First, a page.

"Protein Gives Bald Mice Luxurious Locks," Scientific American, September 27, 2005 --- http://sciam.com/article.cfm?chanID=sa003&articleID=0000A5E6-5C9F-1338-9C9F83414B7F0000


The measures were "bureaucracy gone mad"
Viewing of newborns should be a somber affair:  No cooing allowed

A West Yorkshire hospital has banned visitors from cooing at new-born babies over fears their human rights are being breached and to reduce infection. A statement from Calderdale Royal Hospital in Halifax said staff had held an advice session to highlight the need for respect and dignity for patients. On one ward there is a doll featuring the message: "What makes you think I want to be looked at?" But Labour MP Linda Riordan said the measures were "bureaucracy gone mad".
"Cooing at new-born babies banned," BBC News, September 26, 2005 --- http://news.bbc.co.uk/1/hi/england/west_yorkshire/4284522.stm


Time to grow up:  Kentucky women instigate a not-so-funny poopy prank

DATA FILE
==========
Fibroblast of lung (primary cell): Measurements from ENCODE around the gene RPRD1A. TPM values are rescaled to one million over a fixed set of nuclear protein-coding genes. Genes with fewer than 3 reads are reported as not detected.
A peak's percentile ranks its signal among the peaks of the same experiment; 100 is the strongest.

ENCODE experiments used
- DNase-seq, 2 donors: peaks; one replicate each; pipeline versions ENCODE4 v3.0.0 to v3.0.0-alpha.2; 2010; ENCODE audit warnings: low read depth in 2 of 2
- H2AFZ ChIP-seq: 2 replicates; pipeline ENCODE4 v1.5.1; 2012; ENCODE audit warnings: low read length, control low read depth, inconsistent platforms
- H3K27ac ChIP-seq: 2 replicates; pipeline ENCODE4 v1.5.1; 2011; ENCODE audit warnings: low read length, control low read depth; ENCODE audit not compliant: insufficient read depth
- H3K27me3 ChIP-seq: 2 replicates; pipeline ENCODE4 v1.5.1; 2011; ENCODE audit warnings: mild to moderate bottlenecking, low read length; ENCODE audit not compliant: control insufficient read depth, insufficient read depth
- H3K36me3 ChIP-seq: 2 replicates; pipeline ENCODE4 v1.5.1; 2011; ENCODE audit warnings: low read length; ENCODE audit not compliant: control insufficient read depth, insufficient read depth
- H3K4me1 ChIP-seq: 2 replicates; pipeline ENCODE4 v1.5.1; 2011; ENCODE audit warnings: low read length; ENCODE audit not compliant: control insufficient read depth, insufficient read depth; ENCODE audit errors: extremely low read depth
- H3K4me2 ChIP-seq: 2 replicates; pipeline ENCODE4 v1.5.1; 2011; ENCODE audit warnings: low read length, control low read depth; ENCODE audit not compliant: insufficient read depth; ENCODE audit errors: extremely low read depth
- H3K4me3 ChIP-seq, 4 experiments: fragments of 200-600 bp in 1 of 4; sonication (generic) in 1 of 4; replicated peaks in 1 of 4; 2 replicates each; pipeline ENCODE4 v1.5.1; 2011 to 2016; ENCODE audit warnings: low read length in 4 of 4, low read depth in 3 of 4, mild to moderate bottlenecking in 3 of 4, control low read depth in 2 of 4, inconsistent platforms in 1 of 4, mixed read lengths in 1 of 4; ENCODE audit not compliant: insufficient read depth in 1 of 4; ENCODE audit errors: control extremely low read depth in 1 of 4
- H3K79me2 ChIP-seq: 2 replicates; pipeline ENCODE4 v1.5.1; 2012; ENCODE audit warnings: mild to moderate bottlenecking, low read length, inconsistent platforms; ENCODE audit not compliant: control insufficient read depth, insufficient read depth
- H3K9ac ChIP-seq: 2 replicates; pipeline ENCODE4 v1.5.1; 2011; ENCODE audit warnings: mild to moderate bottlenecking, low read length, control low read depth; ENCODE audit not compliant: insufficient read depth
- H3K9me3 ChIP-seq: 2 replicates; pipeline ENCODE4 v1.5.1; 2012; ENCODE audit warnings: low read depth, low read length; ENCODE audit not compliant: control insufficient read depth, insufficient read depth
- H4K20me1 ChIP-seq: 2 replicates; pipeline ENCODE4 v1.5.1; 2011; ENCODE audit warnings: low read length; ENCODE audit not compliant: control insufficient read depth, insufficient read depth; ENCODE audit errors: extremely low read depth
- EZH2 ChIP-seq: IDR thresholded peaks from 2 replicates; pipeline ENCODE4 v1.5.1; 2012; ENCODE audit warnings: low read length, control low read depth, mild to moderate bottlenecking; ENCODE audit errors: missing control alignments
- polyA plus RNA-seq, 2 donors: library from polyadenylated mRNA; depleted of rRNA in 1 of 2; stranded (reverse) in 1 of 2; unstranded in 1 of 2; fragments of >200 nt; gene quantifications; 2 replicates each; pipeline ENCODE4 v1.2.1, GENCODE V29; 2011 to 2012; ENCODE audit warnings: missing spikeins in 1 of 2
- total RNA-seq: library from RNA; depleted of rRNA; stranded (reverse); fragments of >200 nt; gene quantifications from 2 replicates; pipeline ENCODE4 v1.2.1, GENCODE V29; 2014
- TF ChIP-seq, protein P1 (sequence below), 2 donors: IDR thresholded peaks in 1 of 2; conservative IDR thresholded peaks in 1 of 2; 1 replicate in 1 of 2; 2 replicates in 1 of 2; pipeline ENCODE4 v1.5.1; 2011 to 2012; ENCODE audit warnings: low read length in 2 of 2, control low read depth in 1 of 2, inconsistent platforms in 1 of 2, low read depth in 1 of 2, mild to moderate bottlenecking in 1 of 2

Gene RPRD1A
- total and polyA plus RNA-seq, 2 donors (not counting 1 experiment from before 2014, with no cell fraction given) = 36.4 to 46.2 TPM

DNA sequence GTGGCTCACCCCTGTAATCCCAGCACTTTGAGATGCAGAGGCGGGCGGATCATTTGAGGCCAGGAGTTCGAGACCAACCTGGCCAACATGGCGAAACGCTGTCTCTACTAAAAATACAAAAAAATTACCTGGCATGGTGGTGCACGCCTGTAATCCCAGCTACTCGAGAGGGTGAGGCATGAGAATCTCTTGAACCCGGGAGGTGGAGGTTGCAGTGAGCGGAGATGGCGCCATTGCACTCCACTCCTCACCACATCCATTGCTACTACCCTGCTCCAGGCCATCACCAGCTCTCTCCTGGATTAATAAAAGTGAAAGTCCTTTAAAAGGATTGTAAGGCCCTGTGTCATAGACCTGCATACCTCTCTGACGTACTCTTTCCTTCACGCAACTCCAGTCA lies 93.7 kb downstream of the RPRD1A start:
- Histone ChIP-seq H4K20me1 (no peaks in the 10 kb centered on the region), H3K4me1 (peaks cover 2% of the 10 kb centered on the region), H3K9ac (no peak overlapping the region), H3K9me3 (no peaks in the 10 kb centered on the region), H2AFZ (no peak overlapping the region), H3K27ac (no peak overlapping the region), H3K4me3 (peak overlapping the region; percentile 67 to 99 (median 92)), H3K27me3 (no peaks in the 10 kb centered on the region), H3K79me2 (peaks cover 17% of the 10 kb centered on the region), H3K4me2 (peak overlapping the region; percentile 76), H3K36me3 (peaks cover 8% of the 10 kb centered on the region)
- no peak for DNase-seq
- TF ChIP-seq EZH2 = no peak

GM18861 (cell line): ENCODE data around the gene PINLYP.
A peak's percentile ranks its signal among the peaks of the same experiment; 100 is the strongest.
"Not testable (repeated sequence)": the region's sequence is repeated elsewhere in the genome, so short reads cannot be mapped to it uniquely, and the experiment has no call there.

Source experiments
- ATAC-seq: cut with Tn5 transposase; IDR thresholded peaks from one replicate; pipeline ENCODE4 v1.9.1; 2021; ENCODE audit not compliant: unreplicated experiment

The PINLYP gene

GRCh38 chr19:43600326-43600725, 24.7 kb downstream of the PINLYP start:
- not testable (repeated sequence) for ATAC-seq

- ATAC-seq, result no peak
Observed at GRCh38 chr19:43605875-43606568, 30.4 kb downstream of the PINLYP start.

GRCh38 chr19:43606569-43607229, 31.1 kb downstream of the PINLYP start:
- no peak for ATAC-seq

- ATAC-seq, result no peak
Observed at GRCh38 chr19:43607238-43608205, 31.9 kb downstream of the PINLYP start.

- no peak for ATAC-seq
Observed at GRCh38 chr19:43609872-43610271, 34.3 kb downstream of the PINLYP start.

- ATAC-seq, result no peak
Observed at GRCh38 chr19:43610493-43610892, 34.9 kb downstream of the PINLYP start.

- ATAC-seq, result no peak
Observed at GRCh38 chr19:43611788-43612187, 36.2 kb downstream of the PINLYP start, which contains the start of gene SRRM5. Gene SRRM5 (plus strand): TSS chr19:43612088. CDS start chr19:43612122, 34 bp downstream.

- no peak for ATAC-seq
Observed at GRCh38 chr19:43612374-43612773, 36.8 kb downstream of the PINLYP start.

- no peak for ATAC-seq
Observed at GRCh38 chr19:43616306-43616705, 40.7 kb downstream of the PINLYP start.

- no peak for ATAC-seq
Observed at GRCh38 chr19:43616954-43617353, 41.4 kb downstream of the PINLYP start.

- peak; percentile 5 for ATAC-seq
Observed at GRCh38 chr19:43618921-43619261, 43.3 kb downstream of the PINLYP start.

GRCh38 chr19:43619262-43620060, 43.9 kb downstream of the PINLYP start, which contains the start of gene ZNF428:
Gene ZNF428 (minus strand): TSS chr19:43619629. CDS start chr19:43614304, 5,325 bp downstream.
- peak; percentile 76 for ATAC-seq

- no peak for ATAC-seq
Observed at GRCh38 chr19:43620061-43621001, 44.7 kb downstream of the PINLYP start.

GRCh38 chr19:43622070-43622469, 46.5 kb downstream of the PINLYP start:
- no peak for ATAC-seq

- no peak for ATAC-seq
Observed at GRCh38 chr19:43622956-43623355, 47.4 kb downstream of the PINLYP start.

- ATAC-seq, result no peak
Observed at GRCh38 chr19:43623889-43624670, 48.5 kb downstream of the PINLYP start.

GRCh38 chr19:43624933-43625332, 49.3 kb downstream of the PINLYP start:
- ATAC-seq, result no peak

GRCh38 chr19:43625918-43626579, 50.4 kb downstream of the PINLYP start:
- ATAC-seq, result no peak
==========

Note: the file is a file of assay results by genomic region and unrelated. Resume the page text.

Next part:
An alleged prank by two former workers at an Estill County nursing home could send them to prison. Lisa Kilburn, 27, and Kim Congleton, 30, both certified nursing assistants at Irvine Health and Rehabilitation Center, are accused of giving laxatives to patients who did not need them. The intended targets of the prank were nursing assistants on the next shift, Attorney General Greg Stumbo said in a statement, calling the conduct “an outrage to human decency and dignity.” Elderly and medically fragile patients who were given the suppositories reported pain and rectal bleeding. As many as eight patients were affected, said Vicki Glass, spokeswoman for the attorney general’s office. The alleged incident occurred Oct. 18, 2004. The nursing home reported the incident to state and local authorities, said Glenn Cox, its administrator.
Peter Matthews, "Laxative prank could put former nursing home workers in jail," Kentucky.com, September 27, 2005 --- http://www.kentucky.com/mld/kentucky/12756492.htm


The quizzical expression of the monkey at the zoo comes from his wondering whether he is his brother's keeper, or his keeper's brother.
Evan Esar as quoted by Mark Shapiro at http://irascibleprofessor.com/comments-09-29-05.htm

Find out more about Intelligent Design (ID) origins which, in my viewpoint, divert our attention from serious science and serious motivation for our children to understand science --- http://irascibleprofessor.com/comments-09-29-05.htm